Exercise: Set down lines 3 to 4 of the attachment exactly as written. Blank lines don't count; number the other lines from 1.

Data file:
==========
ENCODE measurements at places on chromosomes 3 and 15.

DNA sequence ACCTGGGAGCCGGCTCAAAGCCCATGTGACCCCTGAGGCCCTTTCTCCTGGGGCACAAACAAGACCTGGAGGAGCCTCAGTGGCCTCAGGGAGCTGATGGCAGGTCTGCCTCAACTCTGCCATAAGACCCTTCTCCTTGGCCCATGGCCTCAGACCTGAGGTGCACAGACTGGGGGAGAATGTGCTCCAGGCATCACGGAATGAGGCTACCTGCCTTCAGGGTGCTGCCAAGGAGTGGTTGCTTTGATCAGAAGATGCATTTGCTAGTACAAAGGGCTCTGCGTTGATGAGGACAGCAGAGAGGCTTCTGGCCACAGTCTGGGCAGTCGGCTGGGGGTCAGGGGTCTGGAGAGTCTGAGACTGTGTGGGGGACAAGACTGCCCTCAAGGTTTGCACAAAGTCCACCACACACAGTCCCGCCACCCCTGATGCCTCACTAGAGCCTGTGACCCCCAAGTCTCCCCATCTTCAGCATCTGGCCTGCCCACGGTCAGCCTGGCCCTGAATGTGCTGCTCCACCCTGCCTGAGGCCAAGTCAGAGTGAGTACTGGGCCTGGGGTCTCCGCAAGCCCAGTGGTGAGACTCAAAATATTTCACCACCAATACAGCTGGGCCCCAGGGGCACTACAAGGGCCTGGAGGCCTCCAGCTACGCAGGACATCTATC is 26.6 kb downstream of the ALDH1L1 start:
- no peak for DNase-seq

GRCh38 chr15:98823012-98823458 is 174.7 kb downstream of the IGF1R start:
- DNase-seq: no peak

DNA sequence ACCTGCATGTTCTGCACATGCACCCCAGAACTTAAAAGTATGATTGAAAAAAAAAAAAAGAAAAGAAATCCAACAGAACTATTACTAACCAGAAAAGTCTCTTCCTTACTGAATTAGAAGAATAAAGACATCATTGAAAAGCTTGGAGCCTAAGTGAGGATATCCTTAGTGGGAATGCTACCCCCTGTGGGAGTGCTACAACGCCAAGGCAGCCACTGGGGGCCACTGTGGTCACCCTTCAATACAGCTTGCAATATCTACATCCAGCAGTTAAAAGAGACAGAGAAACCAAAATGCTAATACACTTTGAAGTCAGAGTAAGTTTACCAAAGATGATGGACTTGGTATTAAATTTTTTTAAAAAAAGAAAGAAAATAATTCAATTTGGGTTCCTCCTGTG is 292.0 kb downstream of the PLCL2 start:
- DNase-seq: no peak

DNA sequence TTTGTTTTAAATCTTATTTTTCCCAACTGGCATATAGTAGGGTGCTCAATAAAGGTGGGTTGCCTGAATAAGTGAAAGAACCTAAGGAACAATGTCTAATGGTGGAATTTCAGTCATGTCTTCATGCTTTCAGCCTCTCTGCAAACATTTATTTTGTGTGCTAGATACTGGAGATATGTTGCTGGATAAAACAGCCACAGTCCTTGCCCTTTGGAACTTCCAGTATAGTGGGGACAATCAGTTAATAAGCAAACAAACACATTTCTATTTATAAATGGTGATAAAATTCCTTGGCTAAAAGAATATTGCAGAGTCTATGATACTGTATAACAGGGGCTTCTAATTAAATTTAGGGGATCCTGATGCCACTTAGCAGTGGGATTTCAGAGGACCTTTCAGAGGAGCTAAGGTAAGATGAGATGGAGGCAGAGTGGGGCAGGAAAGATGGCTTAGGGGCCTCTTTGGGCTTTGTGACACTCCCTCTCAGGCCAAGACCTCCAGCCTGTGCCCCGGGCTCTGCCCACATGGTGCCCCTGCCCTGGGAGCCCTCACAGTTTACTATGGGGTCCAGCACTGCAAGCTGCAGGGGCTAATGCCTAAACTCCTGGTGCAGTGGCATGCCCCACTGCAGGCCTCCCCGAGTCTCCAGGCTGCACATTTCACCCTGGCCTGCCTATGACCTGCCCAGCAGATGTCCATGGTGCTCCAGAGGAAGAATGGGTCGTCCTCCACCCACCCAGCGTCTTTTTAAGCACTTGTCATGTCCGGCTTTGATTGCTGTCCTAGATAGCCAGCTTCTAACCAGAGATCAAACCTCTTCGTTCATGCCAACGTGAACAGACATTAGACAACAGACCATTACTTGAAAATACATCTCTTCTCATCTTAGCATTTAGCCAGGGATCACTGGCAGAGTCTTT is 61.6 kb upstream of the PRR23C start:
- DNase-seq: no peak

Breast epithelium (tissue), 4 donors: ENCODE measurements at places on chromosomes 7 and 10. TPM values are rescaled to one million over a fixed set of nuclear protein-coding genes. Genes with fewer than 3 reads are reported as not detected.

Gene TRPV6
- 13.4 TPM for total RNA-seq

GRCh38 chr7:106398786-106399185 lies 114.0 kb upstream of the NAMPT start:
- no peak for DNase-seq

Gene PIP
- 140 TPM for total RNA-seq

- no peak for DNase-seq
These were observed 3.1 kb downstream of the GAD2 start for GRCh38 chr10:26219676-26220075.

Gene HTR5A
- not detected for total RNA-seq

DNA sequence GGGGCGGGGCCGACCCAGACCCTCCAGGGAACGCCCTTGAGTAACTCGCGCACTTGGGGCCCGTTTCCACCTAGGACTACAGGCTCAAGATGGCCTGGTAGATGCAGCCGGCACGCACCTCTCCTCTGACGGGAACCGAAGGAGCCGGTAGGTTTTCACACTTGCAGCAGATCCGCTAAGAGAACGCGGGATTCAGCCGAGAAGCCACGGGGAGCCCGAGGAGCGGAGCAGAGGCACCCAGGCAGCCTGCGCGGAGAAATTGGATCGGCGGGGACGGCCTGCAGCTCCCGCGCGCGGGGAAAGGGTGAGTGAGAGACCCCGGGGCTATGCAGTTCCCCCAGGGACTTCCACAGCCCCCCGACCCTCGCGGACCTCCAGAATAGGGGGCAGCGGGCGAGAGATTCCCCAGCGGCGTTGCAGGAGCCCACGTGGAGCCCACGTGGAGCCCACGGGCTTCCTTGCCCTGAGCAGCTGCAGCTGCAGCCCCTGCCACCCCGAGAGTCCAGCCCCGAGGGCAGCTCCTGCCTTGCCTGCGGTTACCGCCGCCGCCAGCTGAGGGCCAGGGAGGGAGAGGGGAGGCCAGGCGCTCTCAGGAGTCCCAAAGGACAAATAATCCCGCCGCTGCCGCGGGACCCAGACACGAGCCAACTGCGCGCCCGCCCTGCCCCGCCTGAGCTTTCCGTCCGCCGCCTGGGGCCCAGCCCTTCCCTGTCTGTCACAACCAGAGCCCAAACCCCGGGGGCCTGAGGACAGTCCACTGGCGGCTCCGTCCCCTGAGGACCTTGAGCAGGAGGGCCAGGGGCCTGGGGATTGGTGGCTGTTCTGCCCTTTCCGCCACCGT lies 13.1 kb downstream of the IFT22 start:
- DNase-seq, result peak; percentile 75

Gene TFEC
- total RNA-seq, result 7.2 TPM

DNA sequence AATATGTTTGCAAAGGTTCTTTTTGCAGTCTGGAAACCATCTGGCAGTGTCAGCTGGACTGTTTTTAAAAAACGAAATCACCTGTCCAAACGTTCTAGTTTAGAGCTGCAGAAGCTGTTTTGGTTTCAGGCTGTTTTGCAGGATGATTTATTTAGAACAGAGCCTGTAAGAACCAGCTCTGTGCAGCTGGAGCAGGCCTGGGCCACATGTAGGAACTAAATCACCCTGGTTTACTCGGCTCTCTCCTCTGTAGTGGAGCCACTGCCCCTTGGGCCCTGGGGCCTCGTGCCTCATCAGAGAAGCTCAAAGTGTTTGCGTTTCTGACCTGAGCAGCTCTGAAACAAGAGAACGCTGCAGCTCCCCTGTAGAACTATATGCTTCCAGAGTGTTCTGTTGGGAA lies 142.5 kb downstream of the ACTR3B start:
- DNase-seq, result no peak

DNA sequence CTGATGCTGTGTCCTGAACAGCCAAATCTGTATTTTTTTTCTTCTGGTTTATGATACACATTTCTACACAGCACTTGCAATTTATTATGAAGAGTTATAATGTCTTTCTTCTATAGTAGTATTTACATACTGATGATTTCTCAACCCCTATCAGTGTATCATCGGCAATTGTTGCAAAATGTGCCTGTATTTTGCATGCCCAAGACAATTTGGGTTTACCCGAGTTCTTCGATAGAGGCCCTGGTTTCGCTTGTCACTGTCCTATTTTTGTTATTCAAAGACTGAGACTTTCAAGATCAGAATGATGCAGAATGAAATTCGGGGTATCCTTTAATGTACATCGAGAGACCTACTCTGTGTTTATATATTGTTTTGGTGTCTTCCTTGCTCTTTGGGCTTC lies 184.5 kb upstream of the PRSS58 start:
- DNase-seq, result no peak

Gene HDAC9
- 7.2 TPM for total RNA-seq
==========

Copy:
- no peak for DNase-seq

GRCh38 chr15:98823012-98823458 is 174.7 kb downstream of the IGF1R start: